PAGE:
Citing Trump’s signals that he may try to remain in office regardless of the election results, the group tells lawmakers, “to be clear, you no longer have the option to stand idly by and wait for things to ‘play out.'”
Judge Amy Coney Barrett during her Circuit Court confirmation hearing. Screenshot: C-SPAN
Ahead of reporting Friday that President Donald Trump has selected Judge Amy Coney Barrett to replace the late Justice Ruth Bader Ginsburg, Patriotic Millionaires launched a “Knives Out on SCOTUS” campaign pressuring Senate Democrats to fight back against “morally-bankrupt Republican hypocrites” in the chamber who are trying to “hand a far-right ideologue a lifetime appointment on the Supreme Court just days before the most divisive and consequential election in American history.”
The group’s open letter, which Americans are urged to sign, comes after a week of mobilizing in response to Trump and Senate Majority Leader Mitch McConell (R-Ky.) vowing after Ginsburg’s death that they were committed to nominating and voting on her replacement before November 3. The letter demands that Senate Minority Leader Chuck Schumer (D-N.Y.) and members of the Democratic Caucus “use every possible procedural tool” at their disposal “to disrupt and delay this public fraud.” Continue reading →
The Trump campaign and the Republican National Committee filed lawsuits recently against New Jersey and Nevada to prevent expansive vote-by-mail efforts in those states.
These high-profile lawsuits make the same argument that Republicans have made in many lesser-known lawsuits that were filed around the country during the primary season. In all of these lawsuits, Republicans argue that voting by mail perpetuates fraud – an argument President Donald Trump makes daily, on various media platforms. Continue reading →
Orange County Central Jail Complex. Photo by D Ramey Logan / CC BY-SA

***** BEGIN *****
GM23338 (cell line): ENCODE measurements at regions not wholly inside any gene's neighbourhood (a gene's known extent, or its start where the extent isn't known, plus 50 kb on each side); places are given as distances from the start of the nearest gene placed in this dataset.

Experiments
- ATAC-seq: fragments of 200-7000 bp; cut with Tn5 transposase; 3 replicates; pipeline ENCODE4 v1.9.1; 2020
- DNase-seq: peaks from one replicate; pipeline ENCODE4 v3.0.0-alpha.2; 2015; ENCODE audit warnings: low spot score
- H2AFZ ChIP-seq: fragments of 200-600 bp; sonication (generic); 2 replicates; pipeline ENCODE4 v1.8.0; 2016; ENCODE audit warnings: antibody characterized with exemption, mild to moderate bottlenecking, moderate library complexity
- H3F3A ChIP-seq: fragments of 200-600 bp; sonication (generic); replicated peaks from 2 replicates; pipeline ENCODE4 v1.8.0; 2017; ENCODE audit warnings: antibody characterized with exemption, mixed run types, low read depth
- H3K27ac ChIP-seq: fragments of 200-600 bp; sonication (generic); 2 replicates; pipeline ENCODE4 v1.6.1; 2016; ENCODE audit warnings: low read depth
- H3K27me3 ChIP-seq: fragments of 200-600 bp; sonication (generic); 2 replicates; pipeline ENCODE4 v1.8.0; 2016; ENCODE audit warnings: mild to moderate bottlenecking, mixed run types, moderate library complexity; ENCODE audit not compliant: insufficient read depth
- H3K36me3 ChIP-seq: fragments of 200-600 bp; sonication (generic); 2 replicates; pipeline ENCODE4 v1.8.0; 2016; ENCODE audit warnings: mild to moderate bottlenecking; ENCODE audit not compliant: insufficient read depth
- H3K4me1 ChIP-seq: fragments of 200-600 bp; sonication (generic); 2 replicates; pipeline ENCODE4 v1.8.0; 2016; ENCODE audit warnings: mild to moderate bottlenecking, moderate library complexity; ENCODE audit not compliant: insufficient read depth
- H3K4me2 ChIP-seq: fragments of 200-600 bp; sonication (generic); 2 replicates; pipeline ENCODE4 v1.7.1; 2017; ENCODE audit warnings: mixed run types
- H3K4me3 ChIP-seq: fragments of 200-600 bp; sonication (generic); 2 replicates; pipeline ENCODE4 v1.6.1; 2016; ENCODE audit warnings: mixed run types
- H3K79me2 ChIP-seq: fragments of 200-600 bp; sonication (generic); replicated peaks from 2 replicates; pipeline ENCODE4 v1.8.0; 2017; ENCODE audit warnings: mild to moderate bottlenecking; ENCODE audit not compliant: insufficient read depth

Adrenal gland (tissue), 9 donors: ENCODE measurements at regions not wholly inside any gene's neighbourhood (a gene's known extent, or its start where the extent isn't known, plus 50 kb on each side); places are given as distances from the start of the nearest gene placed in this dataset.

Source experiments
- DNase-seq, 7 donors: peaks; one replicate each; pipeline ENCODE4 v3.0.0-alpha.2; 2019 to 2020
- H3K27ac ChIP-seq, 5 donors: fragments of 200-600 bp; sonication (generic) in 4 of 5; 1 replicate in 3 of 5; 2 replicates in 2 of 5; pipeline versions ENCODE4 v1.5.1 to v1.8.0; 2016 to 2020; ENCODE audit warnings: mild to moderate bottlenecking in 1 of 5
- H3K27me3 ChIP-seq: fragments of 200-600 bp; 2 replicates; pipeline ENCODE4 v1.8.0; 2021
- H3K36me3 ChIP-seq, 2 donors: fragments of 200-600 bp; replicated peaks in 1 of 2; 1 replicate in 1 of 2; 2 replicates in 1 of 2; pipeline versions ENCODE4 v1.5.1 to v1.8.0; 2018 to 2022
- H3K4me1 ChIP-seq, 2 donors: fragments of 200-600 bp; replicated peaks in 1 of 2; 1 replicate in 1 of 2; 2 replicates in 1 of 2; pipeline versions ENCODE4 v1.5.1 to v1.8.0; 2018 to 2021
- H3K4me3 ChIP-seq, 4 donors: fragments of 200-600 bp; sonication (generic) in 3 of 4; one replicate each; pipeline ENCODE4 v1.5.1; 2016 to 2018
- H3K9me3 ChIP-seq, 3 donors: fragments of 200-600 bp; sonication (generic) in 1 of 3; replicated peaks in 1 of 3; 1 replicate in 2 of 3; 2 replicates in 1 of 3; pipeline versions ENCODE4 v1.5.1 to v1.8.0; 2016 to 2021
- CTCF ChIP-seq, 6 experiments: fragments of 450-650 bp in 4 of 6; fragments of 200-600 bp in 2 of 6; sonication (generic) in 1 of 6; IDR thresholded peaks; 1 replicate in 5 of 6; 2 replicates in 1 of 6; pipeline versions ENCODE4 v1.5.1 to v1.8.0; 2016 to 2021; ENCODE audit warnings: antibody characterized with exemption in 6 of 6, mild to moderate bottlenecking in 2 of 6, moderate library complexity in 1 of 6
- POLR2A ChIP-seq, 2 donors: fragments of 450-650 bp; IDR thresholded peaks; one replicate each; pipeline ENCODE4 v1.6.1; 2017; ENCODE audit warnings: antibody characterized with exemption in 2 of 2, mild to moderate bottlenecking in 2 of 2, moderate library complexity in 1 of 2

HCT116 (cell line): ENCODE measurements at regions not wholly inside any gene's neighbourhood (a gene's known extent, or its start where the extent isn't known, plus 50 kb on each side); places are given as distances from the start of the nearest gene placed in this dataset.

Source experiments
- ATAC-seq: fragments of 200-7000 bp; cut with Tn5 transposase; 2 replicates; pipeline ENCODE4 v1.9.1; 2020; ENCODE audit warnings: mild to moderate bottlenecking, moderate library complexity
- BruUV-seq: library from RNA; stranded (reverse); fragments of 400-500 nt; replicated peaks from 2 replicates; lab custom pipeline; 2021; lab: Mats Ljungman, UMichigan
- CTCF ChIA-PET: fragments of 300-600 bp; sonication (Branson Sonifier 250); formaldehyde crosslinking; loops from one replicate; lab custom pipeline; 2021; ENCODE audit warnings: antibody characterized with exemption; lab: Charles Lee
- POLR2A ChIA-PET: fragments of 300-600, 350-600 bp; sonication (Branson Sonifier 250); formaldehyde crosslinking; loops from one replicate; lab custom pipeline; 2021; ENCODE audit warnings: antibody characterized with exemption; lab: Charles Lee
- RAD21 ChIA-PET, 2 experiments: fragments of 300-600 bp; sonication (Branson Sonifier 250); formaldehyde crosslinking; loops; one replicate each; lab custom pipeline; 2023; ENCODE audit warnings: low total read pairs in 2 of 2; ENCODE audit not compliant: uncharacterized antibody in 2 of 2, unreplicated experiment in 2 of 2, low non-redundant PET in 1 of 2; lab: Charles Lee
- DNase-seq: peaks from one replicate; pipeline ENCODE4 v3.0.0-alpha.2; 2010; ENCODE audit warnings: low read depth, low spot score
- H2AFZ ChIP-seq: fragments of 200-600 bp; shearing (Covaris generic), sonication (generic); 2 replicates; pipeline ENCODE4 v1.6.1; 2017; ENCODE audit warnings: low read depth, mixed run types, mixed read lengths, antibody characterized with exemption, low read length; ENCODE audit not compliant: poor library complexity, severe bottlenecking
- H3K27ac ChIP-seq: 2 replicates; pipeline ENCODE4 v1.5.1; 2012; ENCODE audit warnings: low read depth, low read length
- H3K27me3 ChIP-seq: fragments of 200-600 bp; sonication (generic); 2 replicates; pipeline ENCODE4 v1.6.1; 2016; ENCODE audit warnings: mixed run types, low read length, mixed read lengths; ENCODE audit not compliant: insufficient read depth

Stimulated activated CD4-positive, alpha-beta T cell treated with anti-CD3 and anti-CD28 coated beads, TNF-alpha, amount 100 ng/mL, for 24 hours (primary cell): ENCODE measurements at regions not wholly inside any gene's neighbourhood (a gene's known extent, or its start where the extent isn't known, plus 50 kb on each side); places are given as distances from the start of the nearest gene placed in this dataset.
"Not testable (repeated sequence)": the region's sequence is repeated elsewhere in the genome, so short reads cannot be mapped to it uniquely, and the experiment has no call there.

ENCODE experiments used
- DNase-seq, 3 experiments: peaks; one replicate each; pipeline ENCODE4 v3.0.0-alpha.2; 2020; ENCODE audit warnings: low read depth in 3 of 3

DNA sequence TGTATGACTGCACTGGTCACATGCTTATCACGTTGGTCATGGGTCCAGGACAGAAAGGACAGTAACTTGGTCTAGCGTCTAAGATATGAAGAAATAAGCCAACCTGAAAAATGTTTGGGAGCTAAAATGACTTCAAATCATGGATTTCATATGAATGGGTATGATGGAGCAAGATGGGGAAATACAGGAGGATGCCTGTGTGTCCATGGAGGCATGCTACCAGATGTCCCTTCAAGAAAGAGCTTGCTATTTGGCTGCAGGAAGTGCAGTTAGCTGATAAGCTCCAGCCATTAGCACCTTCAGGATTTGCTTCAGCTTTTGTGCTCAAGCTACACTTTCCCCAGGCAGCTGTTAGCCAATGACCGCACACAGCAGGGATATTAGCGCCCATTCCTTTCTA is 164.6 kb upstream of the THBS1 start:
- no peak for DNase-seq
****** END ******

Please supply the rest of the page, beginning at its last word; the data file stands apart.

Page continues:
As prisons and jails across the country continue to report Covid-19 outbreaks among inmates and staff, the U.S. Supreme Court ruled late Wednesday that a county jail in California does not have to provide its population with basic sanitary and protective equipment or test symptomatic inmates.
Responding to an emergency application by officials at Orange County Jail, the court handed down a 5-4 ruling along partisan lines and issued a temporary stay on an earlier ruling by federal Judge Jesus Bernal. Continue reading →
The voting rights of hundreds of thousands of former felons in Florida were called into question Thursday after the U.S. Supreme Court allowed a lower court ruling to stand, permitting the state to bar former inmates from voting if they owe court fees or fines.
The decision relates to Amendment 4, a law that overwhelmingly passed in November 2018 via a referendum. Sixty-five percent of Florida voters approved of the amendment, which said former felons can vote in the state after they have completed “all terms of [their] sentence.” Continue reading →
In a 5-4 decision the Supreme Court has ruled that partisan gerrymandering is not unconstitutional.
The majority ruled that gerrymandering is outside the scope and power of the federal courts to adjudicate. The issue is a political one, according to the court, not a legal one.
“Excessive partisanship in districting leads to results that reasonably seem unjust,” wrote Chief Justice John Roberts in the majority decision. “But the fact that such gerrymandering is incompatible with democratic principles does not mean that the solution lies with the federal judiciary.” Continue reading →
With forced arbitration agreements, “a worker who is not paid fairly, discriminated against, or sexually harassed, is forced into a process that overwhelmingly favors the employer—and forced to manage this process alone, even though these issues are rarely confined to one single worker,” write EPI’s Celine McNicholas. (Photo: Ron Cogswell/flickr/cc)
The U.S. Supreme Court on Monday dealt a blow to worker rights, saying that employers can bar their employees from banding together to challenge workplace abuses including wage theft and sexual harassment.
MSNBC host and legal analyst Ari Melber summed up the 5-4 decision (pdf) by tweeting: “Supreme Court rules that you have the right to your day in court, unless a corporation effectively makes you give up that right.” Continue reading →
The Supreme Court recently decided that Trinity Lutheran Church should be eligible for a Missouri state grant covering the cost of recycled playground surfaces. Though the state originally rejected the church’s application on grounds of separation of church and state, the Supreme Court ruled that this rejection was, in fact, religious discrimination.
The case’s impact will probably reach well beyond playgrounds.
As a scholar of education law, I’ve been following the Trinity Lutheran case and what it could mean for the hottest issue in education: school choice. Where in the past states have decided for themselves whether religious schools are eligible for school vouchers and scholarship tax credits, the Trinity Lutheran decision likely signals that the Supreme Court will soon require states to include religious private schools in their programs. Continue reading →